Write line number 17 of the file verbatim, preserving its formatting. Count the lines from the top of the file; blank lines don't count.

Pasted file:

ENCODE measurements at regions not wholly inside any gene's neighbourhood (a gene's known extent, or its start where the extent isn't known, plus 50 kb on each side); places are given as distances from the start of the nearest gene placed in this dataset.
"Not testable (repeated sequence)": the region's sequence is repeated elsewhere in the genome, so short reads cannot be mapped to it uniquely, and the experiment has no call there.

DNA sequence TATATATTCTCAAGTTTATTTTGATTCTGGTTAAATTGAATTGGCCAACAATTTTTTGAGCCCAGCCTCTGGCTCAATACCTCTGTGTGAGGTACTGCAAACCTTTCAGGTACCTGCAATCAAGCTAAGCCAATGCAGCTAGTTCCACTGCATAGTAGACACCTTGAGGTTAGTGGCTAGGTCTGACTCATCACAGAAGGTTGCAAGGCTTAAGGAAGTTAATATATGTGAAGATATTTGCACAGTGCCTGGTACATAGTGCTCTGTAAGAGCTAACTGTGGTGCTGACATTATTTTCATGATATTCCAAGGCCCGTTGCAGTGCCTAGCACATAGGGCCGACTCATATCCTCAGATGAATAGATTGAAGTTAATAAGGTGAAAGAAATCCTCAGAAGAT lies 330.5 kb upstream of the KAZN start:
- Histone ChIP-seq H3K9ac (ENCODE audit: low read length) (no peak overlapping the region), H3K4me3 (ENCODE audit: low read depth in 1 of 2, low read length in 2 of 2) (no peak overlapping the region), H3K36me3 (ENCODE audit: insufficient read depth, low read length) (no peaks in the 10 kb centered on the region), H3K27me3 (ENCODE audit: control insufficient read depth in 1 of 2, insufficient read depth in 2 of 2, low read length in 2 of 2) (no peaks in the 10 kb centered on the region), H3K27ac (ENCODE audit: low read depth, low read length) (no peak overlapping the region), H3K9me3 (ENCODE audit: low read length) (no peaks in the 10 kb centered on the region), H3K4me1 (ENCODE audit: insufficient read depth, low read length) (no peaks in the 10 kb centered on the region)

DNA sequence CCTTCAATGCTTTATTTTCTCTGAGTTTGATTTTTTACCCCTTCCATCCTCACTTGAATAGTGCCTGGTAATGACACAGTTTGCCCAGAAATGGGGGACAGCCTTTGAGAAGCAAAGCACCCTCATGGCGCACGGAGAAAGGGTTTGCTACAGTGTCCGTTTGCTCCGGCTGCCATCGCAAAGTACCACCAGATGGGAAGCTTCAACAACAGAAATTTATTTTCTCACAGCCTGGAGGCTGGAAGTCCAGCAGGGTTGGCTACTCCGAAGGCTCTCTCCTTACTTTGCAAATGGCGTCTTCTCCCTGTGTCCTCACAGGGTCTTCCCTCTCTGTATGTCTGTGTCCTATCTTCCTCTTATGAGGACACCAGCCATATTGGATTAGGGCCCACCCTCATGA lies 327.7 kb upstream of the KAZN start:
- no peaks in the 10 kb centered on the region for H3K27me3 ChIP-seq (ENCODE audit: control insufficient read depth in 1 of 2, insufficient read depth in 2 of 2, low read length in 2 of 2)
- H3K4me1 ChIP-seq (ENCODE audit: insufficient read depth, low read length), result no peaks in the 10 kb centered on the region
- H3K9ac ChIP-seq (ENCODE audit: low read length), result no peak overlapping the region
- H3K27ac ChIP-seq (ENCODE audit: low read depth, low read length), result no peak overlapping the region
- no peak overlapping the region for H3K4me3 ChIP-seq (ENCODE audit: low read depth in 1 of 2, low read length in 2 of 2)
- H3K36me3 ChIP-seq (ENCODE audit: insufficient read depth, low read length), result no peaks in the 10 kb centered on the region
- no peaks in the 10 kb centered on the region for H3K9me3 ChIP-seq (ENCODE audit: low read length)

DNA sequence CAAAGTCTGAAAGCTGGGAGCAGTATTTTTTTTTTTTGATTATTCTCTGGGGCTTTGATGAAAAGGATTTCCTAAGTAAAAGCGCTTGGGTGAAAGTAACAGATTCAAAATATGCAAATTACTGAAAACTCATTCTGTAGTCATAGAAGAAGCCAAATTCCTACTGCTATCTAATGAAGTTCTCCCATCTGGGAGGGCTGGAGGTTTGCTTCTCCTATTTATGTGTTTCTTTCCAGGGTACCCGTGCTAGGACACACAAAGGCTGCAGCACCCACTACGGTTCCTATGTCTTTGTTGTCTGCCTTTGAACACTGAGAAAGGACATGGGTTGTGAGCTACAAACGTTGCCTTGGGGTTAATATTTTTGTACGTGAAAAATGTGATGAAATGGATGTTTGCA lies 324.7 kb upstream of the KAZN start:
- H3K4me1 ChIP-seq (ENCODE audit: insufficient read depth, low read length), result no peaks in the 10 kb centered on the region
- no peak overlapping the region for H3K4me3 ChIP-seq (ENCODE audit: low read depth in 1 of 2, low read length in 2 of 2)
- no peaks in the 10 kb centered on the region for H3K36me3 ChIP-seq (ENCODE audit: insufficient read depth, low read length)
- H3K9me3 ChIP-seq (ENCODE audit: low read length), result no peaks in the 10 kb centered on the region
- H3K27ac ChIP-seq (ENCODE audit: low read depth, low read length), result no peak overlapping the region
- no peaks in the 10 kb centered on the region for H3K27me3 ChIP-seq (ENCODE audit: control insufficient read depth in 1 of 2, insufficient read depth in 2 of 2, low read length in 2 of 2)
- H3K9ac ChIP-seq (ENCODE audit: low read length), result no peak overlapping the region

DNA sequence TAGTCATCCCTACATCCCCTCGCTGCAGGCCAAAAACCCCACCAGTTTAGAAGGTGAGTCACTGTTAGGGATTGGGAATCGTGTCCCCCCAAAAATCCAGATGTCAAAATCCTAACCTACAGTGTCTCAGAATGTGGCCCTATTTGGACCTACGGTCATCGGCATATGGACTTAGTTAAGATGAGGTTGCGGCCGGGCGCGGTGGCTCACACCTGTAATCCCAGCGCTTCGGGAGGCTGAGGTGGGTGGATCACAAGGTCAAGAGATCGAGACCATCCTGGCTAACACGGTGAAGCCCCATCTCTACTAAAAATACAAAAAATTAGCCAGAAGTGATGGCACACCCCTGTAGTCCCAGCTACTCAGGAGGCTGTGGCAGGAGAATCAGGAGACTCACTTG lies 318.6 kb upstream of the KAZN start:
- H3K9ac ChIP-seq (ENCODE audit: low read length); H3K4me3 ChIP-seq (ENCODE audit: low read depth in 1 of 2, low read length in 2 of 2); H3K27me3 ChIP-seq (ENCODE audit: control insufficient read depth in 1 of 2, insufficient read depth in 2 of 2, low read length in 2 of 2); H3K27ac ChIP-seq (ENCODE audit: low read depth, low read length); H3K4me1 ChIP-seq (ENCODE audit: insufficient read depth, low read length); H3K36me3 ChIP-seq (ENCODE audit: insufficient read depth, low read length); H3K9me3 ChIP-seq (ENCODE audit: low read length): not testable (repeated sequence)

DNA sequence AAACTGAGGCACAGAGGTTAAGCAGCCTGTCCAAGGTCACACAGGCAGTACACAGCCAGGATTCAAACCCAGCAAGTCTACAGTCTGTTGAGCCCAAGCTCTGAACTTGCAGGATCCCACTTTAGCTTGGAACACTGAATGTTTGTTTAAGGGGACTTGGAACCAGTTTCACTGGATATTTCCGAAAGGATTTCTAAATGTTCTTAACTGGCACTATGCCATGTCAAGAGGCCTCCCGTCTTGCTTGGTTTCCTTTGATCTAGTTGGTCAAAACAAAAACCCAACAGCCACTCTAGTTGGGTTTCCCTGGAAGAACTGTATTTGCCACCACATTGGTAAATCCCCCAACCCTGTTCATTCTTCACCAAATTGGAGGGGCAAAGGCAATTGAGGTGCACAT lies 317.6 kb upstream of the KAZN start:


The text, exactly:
- H3K9me3 ChIP-seq (ENCODE audit: low read length), result no peaks in the 10 kb centered on the region